A Quote from Andy Crouch
It is hard to reconcile the definiteness of the Genesis creation stories, where the first human beings are birthed with the same suddenness as a human baby, with the story told by archaeologists and anthropologists, Genesis 1 certainly doesn't require us to think in terms of twenty-four-hour “days,” since the first two “days” are completed before the sun or earth are even created. But its hard to read Genesis 2, where the Creator bends down one day and forms a man in his own image from the clay, without feeling some dissonance with the archaeological record, in which human history seems to fade in, ever so gradually, from the shadows of time. When and whereas there an Adam and an Eve? Isn't the history of human culture both more complicated and less sudden than Genesis would have us believe?
I am not personally persuaded by the valiant efforts Bible-believing Christians have made to fit every detail of the Genesis creation stories into the story told by modern cosmology and archaeology. Yet I am not sure the biblical writers would have been terribly troubled by the failings of Genesis 1-11 as literal cosmological history. The Garden of Eden, after all, is described as being at an intersection of four rivers that ancient people knew had no interaction. Genesis's “primordial story”--the arc from Garden to Babel—needs to be read not in the context of modern judgments of archaeological evidence that the biblical writers knew nothing of, but in the context of ancient creation myths that the biblical writers were keen to counter with their own version of the story.
Even so, the stories in Genesis 1-11 strike me and many well-informed readers as much more compatible with our modern understandings of cosmic and human beginnings than most of the creation myths that were circulating in the ancient Near East at the same time. There are rough parallels between the sequence of days in Genesis 1 and our best guess at the gradual evolution in the universe of light, planets, plants and more complex creatures, with humanity coming very late in the game. Genesis 2 does no claim, like some other ancient religions, that humanity is a separate kind of being from the rest of creation, the offspring of the gods. Instead, we are made from dust—made of the same stuff as the world around us. This too turns out to be surprisingly and, for many ancient people, counterintuitively true…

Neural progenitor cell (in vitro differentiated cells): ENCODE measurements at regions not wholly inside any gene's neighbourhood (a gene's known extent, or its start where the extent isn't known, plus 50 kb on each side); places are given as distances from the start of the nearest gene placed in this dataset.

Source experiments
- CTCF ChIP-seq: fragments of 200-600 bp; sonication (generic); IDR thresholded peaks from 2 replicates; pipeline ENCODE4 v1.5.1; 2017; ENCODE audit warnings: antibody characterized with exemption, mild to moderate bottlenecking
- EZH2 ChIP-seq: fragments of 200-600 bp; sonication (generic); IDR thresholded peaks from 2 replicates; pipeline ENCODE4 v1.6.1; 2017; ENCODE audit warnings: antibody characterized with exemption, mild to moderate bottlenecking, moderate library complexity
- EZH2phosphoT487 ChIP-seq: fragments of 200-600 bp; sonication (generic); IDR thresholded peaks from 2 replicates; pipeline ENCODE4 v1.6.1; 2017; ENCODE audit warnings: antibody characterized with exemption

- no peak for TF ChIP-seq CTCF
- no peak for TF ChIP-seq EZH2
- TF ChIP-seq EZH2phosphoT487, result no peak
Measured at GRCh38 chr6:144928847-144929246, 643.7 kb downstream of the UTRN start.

There is something in us that cannot be reduced to dust—a creative spirit that has the capacity for speech and meaning, in short, for culture. Genesis suggests that this cultural creativity, by which we recognize human beings wherever in time or space we find their traces, is rooted in something just as real as our material being. From Genesis 1 we learn that the world is the work of a Creator, already part of a creative society (“Let us make humankind in our image”) that seeks to bring into being a beautiful, ordered, meaningful world. From Genesis 2 we learn that our creative spirit did not simply emerge from the dust but was breathed into us by the same Spirit that originally hovered over the dark, informationless chaos, speaking a sudden and decisive word that set creation in motion.
To be sure, we don't “learn” these things from Genesis 1 or 2 in the same way that we can “learn” about the big bang from studying data produced by radio telescopes. Then again, there are many things we cannot “learn” in that way. The most important things in our life are learned by trust, not by deduction from experiment.
With their primordial story, the chapters of Genesis 1-11 already stand apart from what follows in Genesis 12 and beyond in their form, style and content. They are less a finely documented history than a story that invites our trust. In this way they are very much like the other bookend of the Bible, the book of Revelation—also a story that stands outside recorded human history, offering us a possible vision of the cosmos's ultimate destination, something we will never be able to attain through investigation alone. Are these two bookend stories about beginnings and endings to be trusted? I believe they are. If there is some way, in the new heaven and new earth, to have access to the whole story of this wonderful broken universe, I will not be surprised if I find that the biblical authors missed some of the details about how God created the universe and the human race. But I am confident I will not feel in any way deceived by them—indeed, I believe I will be unspeakably grateful that, prompted by the Holy Spirit, they told stories that made the best possible sense of the world.
And my reason for extending this level of trust has much to do with the books between the bookends—the much more historically accessible and verifiable story of the people of Israel, their exodus from bondage from Egypt and the eventual arrival of a man who claimed to fulfill all of Israel's original promise. This story, which makes a central claim to history especially at its most radical point, the resurrection of Jesus from the dead, can be tested; it has proven it can be thrusted; and it gives me confidence that the bookends, no less than the book, say something uniquely true about our beginnings, and our ending.
From: Culture Making, by Andy Crouch
(This chapter is somewhat of a detour in his discussion of culture in scripture. He titles the chapter “Interlude—The Primordial Story”)